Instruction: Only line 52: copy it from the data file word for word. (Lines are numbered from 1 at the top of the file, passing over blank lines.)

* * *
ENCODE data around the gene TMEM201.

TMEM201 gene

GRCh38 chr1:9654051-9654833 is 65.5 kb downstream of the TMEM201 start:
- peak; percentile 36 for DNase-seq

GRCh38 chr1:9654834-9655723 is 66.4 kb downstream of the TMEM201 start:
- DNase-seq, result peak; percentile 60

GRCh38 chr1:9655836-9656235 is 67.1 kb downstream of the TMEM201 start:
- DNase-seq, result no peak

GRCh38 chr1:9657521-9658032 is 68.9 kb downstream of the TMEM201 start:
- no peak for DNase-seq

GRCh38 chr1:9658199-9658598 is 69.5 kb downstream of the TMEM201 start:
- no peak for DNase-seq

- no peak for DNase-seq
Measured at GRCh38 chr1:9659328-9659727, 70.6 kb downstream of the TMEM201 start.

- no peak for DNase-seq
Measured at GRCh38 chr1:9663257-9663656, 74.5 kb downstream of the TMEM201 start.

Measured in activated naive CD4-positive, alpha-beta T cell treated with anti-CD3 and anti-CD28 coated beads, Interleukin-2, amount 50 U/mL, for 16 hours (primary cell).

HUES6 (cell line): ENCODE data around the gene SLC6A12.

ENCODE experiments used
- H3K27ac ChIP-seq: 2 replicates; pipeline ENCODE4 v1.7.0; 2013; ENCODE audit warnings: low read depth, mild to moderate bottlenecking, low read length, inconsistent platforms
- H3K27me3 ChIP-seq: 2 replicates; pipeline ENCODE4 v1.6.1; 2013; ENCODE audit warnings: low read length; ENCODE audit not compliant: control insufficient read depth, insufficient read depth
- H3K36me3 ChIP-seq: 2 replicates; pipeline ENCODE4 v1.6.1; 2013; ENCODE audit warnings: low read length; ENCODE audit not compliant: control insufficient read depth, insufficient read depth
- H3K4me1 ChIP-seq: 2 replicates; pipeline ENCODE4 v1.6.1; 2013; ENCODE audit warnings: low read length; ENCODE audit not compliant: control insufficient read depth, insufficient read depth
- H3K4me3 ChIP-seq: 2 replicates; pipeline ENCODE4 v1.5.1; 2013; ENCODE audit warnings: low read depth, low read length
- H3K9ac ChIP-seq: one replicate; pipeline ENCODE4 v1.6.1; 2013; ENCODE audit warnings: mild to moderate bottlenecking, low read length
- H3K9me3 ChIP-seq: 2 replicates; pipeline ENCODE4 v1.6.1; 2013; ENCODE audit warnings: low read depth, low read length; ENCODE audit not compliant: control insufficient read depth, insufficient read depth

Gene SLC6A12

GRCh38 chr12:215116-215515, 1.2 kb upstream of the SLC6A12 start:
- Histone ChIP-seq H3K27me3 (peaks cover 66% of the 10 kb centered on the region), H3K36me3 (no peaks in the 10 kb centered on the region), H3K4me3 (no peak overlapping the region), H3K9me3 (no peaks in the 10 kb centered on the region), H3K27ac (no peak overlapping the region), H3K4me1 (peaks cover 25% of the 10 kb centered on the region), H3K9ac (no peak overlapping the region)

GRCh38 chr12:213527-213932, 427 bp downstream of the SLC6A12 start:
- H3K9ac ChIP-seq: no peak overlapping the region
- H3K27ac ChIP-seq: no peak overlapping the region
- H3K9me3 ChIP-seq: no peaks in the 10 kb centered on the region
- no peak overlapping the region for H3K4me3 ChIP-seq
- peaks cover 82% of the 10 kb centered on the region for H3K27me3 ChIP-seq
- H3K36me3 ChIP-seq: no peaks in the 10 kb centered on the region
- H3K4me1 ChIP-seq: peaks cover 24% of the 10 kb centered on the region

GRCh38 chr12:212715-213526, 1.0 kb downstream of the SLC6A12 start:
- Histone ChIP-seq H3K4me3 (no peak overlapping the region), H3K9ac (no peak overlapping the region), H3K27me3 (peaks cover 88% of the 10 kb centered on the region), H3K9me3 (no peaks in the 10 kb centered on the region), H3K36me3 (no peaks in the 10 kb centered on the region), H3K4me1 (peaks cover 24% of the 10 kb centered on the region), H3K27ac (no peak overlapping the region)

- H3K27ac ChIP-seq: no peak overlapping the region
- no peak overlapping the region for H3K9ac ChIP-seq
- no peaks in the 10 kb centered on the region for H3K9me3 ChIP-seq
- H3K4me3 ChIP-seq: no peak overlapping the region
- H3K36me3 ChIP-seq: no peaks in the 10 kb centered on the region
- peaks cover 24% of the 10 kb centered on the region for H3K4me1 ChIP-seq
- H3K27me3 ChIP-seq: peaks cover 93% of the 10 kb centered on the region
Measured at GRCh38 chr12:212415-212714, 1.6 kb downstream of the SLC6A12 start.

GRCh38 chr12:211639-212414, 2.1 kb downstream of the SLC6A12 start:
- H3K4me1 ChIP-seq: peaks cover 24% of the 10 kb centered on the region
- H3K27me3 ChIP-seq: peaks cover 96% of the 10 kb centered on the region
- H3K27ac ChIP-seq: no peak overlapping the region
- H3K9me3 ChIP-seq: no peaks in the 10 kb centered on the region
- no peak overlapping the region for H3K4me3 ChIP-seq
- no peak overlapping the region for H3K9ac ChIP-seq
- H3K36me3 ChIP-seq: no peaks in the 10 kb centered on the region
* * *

- H3K9me3 ChIP-seq: no peaks in the 10 kb centered on the region